By Dr. Ed B., Professor at Cortona Academy
A fascinating series of articles recently ran in the Washington Post on the subject of the extremely high rate of absenteeism in the DC public schools–students simply didn’t show up for classes for days and weeks. Of course, there were myriad reasons for the absences, some good and others not so good. But examining all this would get us into to sociology and I prefer here to stay with something I know a little about: what makes for a successful student. After having taught for nearly 20 years, 14 of them at Cortona Academy, and having served on various Boards of Education for International Schools during my tenure as a Foreign Service Officer with the Department of State, I have a pretty clear idea about what it takes for a student to succeed. A successful student needs superior teaching, innovative study and learning techniques, and Being Here.
As for superior and seasoned teachers and tutors; we have these in each and everyone of the Cortona Academy faculty (read the biographies on the web-site–I somewhat immodestly include myself in this group).
As for developing and implementing innovative study and learning techniques, Cortona Academy’s founder and Director, Sharon Strauchs, has been an acknowledged leader in this field for over a quarter of a century. She has developed methods and practices which allow every student no matter their learning disability, giftedness, or “boredom factor” to achieve their full potential, which means 4-year college acceptances with scholarships.
But: Be Here. Back to the Post’s stories. It is obvious that even with very good teachers and very clever methods of teaching, the student’s physical presence and intellectual engagement in class is paramount to succeeding. Woody Allen is said to have remarked that nine-tenths of life is showing up (New York Times, http://www.nytimes.com/1989/08/13/magazine/on-language-the-elision-fields.html?mcubz=3). Certainly that is essential for a student to succeed–the student has to Be Here.
While at Cortona Academy we do encourage full attendance of all our students (in a perfect world), plus, we encourage students to become engaged in both their classes as well as off-site activities. This accentuates the fact that here at Cortona Academy, we don’t really have an attendance issue. We have the compassion that allows for flexible scheduling in times of crises or emergencies in a student’s personal or family life. These should be obvious accommodations in all public and private schools.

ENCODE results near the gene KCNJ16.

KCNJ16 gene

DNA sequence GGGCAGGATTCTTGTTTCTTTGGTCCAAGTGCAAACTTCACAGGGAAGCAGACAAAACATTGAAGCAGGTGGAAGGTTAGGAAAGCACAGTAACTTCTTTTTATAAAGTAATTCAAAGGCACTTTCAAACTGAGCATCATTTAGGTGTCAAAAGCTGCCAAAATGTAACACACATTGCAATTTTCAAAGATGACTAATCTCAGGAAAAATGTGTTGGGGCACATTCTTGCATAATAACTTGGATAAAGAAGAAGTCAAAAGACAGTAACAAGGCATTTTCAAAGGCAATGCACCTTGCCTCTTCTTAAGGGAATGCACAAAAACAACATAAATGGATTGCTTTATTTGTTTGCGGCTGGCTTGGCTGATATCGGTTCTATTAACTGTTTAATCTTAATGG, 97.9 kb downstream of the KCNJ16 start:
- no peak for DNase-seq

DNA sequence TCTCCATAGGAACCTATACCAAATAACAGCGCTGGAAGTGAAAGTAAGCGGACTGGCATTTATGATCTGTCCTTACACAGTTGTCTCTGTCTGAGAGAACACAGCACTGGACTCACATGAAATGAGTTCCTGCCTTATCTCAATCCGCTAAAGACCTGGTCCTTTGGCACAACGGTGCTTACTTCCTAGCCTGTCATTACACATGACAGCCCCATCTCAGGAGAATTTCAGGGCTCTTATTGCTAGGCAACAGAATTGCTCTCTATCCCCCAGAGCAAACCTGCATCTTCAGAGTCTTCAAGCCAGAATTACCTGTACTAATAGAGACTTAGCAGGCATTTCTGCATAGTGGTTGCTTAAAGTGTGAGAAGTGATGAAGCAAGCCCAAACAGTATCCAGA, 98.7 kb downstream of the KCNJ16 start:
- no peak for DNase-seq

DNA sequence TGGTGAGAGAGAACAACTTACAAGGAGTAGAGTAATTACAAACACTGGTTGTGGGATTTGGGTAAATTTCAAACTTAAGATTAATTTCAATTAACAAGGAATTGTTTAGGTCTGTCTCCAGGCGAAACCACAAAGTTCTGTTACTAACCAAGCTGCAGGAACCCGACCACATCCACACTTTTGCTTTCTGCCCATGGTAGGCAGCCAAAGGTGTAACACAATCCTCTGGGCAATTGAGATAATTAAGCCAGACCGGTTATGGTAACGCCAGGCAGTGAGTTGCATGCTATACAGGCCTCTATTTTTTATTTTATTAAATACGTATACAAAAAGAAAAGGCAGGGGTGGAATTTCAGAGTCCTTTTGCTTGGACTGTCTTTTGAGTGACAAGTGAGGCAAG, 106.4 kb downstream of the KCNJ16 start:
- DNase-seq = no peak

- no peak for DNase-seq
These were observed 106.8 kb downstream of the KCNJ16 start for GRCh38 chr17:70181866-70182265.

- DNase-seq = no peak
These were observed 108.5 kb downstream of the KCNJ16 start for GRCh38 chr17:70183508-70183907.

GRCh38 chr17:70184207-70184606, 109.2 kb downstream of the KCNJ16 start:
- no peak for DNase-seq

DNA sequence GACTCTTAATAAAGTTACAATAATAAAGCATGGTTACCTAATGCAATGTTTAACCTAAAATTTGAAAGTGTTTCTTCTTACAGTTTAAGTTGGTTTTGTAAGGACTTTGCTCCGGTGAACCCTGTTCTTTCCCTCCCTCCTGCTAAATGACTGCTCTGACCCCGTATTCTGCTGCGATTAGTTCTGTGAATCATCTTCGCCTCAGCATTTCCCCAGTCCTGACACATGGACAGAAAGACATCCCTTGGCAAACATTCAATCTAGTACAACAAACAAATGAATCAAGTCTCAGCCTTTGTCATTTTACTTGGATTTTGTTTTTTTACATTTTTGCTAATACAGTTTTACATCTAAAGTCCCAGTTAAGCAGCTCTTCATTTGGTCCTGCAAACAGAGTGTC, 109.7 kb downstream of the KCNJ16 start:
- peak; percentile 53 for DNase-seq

“Being here” is beyond attendance. Being Here means to be “fully engaged in the learning experience” unencumbered with distraction, i.e. phones, computers, internet, etc. Our aim as educators is for our students to be “uni-taskers,” not just half here and half online. With the patience and compassion regularly given on behalf of Cortona Academy professors, students are able to follow through with this aim. It is this patience, willingness, and flexibility to meet the students with respect to their lives and on their own schedules that allows for our students to want to “Be Here.”
We invite all prospective students to Be Here in the fullest sense and succeed under the tutelage of excellent teachers working with the most innovative and proven educational techniques and methods on the East Coast.
So an invitation: BE HERE.
“Truancy, absenteeism a chronic problem in D.C Schools,” by Emma Brown & Keith L. Alexander. https://www.washingtonpost.com/local/education/truancy-absenteeism-a-chronic-problem-in-dc-schools/2014/04/26/0269291e-cb1f-11e3-a75e-463587891b57_story.html?utm_term=.0fe9ac7c1dfe
“Chronic truancy rates above 50 percent in D.C. high schools,” By Michael Alison Chandler https://www.washingtonpost.com/local/education/chronic-truancy-in-dc-high-schools-still-rampant-despite-new-laws/2015/03/08/10b9c9f0-c511-11e4-9271-610273846239_story.html?utm_term=.5a32feab78c7